The Vulnerability of Pedestrians
Pedestrians are among the most vulnerable travelers on roads across America and in the state of Virginia. Unlike those who are in an automobile, pedestrians have neither a steel cage around their body nor safety restraints to protect them from injury. The simple laws of physics dictate that when a pedestrian is struck by an automobile there will considerable injury to the pedestrian. Flesh and blood is simply no match for the sheer weight and the amount of steel of an automobile. Additionally, pedestrians are often made up of the most vulnerable groups—children, the elderly and the handicapped—meaning the consequences of a pedestrian-auto accident is likely to be significant.
Duty to Protect Others from Harm
One of the basic legal tenets in proving legal negligence involves the duty to protect another person from harm. When we examine this particular legal precept, you can almost always apply it in cases where a pedestrian was harmed by a driver in an automobile. Envision a scenario where a pedestrian is walking along a sidewalk, minding his or her own business, when suddenly a driver becomes distracted for one reason or another, edging off the road, striking the pedestrian.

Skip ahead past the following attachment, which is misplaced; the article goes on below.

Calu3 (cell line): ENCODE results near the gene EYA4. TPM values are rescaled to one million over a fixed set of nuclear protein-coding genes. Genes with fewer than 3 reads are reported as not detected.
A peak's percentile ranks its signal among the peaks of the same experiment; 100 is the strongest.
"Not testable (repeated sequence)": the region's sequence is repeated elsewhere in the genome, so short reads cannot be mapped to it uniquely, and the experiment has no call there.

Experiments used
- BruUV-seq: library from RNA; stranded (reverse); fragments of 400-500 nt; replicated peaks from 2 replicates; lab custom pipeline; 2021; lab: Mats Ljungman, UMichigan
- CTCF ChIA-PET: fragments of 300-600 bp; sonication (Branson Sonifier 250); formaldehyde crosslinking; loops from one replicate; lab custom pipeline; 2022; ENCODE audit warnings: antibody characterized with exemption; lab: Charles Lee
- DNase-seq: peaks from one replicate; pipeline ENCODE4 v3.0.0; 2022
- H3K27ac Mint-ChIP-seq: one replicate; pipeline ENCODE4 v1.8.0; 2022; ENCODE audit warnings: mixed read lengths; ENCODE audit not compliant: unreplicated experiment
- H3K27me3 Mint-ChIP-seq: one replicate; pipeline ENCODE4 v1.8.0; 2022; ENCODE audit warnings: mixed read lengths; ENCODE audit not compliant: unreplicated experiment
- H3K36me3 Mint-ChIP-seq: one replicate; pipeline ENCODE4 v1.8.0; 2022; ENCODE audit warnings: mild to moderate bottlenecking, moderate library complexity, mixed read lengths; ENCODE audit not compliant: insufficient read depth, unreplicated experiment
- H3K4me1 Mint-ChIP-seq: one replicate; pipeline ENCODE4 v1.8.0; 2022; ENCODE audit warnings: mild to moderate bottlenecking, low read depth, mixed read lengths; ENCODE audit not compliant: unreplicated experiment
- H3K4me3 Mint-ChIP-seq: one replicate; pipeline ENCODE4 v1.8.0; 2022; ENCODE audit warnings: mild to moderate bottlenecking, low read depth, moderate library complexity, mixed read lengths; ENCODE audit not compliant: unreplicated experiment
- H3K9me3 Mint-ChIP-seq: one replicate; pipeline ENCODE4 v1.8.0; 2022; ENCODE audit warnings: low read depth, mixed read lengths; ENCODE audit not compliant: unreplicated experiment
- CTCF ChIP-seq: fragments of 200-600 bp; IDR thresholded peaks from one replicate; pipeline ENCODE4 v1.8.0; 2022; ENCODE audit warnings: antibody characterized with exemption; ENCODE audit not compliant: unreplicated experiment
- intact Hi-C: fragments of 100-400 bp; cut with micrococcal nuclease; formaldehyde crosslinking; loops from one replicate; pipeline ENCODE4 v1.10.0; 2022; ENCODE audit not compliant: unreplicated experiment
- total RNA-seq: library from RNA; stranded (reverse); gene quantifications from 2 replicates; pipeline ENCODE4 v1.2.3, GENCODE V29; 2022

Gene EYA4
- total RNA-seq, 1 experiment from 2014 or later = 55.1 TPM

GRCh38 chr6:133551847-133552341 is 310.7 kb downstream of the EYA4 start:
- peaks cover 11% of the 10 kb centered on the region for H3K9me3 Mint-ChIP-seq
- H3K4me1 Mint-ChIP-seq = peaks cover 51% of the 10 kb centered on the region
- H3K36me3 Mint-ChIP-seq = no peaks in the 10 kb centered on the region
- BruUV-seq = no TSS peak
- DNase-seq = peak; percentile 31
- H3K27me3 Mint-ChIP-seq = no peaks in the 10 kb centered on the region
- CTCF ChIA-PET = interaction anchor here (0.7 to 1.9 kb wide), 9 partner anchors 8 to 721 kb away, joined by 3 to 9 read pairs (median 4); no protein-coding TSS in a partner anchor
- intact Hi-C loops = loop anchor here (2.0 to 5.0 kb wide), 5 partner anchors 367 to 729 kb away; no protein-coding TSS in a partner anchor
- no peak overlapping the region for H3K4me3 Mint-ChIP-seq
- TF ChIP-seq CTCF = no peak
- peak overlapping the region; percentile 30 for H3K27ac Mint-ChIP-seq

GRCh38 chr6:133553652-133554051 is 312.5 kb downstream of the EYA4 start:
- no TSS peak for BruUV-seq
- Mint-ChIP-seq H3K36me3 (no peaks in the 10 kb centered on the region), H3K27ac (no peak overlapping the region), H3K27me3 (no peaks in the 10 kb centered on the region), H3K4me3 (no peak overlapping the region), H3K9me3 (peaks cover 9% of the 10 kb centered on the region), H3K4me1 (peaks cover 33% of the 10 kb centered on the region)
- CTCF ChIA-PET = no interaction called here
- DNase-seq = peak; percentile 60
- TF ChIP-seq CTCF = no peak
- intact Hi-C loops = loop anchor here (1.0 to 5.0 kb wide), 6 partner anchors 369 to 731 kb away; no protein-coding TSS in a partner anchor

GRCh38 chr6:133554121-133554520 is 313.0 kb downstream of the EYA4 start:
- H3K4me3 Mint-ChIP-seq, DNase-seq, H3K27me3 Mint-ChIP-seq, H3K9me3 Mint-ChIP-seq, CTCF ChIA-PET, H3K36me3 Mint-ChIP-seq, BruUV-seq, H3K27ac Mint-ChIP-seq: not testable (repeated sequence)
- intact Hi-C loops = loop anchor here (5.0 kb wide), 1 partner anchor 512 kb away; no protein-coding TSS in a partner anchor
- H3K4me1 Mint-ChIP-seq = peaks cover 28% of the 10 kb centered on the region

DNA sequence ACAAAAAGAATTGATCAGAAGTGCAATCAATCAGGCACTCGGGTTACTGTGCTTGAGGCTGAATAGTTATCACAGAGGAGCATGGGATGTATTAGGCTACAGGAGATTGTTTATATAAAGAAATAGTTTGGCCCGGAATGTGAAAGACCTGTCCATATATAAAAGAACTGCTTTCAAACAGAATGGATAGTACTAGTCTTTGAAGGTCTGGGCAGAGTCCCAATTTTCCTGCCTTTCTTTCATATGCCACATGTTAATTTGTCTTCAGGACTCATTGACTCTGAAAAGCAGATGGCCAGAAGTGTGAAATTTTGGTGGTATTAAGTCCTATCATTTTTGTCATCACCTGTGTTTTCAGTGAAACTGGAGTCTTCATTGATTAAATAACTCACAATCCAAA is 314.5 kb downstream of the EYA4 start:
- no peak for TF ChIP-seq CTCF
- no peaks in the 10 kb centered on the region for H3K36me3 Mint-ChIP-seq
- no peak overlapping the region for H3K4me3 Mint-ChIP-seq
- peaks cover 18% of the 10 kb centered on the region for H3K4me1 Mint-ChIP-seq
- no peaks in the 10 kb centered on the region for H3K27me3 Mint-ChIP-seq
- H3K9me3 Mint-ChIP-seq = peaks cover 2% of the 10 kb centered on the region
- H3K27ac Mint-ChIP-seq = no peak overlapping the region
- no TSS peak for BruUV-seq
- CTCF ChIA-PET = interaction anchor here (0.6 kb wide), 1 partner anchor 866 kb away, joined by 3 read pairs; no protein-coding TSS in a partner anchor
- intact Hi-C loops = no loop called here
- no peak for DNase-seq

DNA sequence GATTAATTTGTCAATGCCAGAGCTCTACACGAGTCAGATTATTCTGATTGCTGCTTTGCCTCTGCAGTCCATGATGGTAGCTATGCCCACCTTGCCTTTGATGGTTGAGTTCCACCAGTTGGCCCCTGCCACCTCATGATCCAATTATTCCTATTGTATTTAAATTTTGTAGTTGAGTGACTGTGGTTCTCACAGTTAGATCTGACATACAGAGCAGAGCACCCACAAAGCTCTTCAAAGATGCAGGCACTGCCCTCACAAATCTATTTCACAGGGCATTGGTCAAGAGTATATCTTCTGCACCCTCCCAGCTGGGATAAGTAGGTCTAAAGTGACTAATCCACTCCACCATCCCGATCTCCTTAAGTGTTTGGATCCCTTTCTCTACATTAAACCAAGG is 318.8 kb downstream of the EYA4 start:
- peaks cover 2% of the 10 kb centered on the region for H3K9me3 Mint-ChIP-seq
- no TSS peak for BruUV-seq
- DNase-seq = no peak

Obviously, all drivers have the legal duty to keep their vehicle on the road and out of areas which are not designated for vehicles and are specifically used for pedestrians (or bicyclists). If the pedestrian who was struck had been walking on the roadway outside a designated crosswalk, the legal issue of duty to protect others from harm would likely become much more complex.
Failure in Duty to Protect
Unfortunately, many drivers today are impaired, sleepy, inattentive or distracted, any of which can result in a failure to watch for pedestrians. Some drivers may even deliberately disobey traffic laws which are specifically designed to ensure the safety of pedestrians, such as speeding through a school zone.
Excessive speed can also be a factor in auto-pedestrian accidents—a driver going over the posted speed may be unable to stop in time to avoid injuring a pedestrian. Whatever the reason, when any of these bad driving habits occur, causing the injury of a pedestrian, the driver has failed in his or her duty to protect pedestrians.
Did the Failure in Duty to Protect Cause Injuries?
In order to prove negligence, the failure to protect the pedestrian must have resulted in injury to the pedestrian. In virtually all cases of auto vs. pedestrian, there will be injuries to the pedestrian. According to the NHTSA, 4,735 pedestrians were killed in 2013 after being struck by a motor vehicle. Young children between the ages of 5 and 9, adults over the age of 70, and pedestrians who are walking while impaired by alcohol are the groups most often injured in an auto-pedestrian accident. When a 3000-pound automobile collides with a human being, injuries can include broken legs, arms and ribs, internal organ damage, spinal cord damage, and traumatic brain injury.
Factors in Pedestrian-Car Accidents